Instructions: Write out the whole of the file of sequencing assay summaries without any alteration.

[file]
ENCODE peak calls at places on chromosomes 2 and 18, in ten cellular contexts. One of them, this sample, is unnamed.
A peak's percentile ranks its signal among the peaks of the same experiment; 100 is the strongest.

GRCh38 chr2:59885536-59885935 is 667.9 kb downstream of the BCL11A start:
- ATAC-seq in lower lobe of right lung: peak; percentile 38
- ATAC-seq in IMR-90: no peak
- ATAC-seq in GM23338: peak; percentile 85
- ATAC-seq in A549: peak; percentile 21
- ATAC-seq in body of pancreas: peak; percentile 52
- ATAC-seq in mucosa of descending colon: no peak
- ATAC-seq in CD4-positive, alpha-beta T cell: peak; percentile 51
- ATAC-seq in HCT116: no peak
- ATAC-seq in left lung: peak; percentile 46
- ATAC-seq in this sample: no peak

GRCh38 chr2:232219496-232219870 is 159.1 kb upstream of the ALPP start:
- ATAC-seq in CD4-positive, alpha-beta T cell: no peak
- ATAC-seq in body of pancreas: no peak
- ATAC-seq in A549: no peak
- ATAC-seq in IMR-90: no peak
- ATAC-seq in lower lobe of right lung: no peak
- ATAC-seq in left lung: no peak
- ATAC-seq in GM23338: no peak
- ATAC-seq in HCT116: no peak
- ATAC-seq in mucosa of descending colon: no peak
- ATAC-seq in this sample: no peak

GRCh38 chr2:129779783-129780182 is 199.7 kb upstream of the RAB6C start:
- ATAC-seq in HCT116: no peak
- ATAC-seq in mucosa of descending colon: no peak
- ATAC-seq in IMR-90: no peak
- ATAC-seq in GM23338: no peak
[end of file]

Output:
ENCODE peak calls at places on chromosomes 2 and 18, in ten cellular contexts. One of them, this sample, is unnamed.
A peak's percentile ranks its signal among the peaks of the same experiment; 100 is the strongest.

GRCh38 chr2:59885536-59885935 is 667.9 kb downstream of the BCL11A start:
- ATAC-seq in lower lobe of right lung: peak; percentile 38
- ATAC-seq in IMR-90: no peak
- ATAC-seq in GM23338: peak; percentile 85
- ATAC-seq in A549: peak; percentile 21
- ATAC-seq in body of pancreas: peak; percentile 52
- ATAC-seq in mucosa of descending colon: no peak
- ATAC-seq in CD4-positive, alpha-beta T cell: peak; percentile 51
- ATAC-seq in HCT116: no peak
- ATAC-seq in left lung: peak; percentile 46
- ATAC-seq in this sample: no peak

GRCh38 chr2:232219496-232219870 is 159.1 kb upstream of the ALPP start:
- ATAC-seq in CD4-positive, alpha-beta T cell: no peak
- ATAC-seq in body of pancreas: no peak
- ATAC-seq in A549: no peak
- ATAC-seq in IMR-90: no peak
- ATAC-seq in lower lobe of right lung: no peak
- ATAC-seq in left lung: no peak
- ATAC-seq in GM23338: no peak
- ATAC-seq in HCT116: no peak
- ATAC-seq in mucosa of descending colon: no peak
- ATAC-seq in this sample: no peak

GRCh38 chr2:129779783-129780182 is 199.7 kb upstream of the RAB6C start:
- ATAC-seq in HCT116: no peak
- ATAC-seq in mucosa of descending colon: no peak
- ATAC-seq in IMR-90: no peak
- ATAC-seq in GM23338: no peak